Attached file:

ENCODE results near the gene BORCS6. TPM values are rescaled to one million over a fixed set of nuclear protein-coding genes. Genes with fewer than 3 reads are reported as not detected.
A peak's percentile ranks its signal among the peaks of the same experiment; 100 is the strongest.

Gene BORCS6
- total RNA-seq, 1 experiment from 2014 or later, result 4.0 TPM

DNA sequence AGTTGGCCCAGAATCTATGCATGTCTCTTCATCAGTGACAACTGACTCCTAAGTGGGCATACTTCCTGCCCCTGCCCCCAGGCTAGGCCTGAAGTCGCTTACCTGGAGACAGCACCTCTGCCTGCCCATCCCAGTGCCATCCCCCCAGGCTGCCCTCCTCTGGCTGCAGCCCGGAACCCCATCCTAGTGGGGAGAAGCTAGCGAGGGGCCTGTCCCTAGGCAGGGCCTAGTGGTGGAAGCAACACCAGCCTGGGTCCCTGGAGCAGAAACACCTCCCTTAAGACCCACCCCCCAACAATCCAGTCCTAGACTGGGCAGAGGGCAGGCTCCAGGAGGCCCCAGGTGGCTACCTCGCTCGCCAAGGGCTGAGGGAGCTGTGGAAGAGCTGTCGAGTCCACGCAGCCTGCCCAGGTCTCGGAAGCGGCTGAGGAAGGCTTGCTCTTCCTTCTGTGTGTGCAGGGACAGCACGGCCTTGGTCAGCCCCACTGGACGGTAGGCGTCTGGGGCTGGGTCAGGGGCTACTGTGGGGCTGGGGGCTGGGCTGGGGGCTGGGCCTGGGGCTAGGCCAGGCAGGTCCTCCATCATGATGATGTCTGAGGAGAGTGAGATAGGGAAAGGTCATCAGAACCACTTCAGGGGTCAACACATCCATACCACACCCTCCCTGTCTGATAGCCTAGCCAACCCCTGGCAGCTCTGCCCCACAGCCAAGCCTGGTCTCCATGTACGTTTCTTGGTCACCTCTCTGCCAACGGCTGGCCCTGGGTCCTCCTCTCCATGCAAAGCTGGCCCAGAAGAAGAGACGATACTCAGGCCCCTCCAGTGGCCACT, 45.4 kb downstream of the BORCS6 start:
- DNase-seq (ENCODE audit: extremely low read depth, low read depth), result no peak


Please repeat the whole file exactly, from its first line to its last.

ENCODE results near the gene BORCS6. TPM values are rescaled to one million over a fixed set of nuclear protein-coding genes. Genes with fewer than 3 reads are reported as not detected.
A peak's percentile ranks its signal among the peaks of the same experiment; 100 is the strongest.

Gene BORCS6
- total RNA-seq, 1 experiment from 2014 or later, result 4.0 TPM

DNA sequence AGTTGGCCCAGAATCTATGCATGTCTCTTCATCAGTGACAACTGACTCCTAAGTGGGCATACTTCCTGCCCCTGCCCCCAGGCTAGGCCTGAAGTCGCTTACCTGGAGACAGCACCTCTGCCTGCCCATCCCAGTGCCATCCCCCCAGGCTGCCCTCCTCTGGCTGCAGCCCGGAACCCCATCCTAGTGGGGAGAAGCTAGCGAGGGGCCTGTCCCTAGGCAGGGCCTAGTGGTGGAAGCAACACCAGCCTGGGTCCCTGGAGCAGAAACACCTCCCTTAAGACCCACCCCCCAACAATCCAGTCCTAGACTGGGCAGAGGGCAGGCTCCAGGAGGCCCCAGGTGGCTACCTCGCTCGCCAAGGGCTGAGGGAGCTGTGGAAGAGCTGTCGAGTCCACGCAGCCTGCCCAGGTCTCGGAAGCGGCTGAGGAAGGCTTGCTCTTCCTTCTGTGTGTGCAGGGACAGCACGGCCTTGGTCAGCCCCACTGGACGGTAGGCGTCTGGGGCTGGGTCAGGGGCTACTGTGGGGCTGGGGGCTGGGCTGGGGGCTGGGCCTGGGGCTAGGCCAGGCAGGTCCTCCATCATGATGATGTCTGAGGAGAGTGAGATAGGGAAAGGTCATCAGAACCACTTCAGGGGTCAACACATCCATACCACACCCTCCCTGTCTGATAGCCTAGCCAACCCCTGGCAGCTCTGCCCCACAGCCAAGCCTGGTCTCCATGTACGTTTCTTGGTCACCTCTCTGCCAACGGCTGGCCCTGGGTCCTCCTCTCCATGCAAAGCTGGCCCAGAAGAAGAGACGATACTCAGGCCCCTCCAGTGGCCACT, 45.4 kb downstream of the BORCS6 start:
- DNase-seq (ENCODE audit: extremely low read depth, low read depth), result no peak